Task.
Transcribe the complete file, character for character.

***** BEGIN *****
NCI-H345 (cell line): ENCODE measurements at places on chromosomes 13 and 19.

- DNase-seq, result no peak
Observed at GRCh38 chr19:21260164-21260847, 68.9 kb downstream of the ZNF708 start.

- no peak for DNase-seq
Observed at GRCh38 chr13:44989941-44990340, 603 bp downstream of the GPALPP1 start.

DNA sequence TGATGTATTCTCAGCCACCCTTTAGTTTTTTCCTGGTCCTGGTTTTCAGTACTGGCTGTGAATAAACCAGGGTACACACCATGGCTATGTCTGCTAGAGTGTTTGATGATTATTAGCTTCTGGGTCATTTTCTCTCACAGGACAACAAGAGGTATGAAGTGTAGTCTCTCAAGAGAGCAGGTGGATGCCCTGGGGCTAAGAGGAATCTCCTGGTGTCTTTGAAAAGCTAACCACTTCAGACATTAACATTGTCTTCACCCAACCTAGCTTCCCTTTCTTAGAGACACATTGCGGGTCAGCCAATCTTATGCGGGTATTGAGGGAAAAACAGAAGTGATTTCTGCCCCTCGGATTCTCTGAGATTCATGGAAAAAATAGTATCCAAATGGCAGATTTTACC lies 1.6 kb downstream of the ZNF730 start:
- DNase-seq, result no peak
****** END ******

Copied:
NCI-H345 (cell line): ENCODE measurements at places on chromosomes 13 and 19.

- DNase-seq, result no peak
Observed at GRCh38 chr19:21260164-21260847, 68.9 kb downstream of the ZNF708 start.

- no peak for DNase-seq
Observed at GRCh38 chr13:44989941-44990340, 603 bp downstream of the GPALPP1 start.

DNA sequence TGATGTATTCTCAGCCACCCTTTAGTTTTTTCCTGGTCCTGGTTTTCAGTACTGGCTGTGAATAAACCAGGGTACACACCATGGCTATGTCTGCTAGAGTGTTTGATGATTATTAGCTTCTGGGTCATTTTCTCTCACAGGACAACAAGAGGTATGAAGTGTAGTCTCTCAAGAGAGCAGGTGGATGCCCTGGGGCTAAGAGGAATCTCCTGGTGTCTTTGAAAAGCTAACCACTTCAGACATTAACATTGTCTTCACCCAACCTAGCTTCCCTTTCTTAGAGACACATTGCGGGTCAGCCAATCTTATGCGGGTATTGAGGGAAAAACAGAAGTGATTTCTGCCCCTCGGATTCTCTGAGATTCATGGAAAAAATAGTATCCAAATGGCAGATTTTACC lies 1.6 kb downstream of the ZNF730 start:
- DNase-seq, result no peak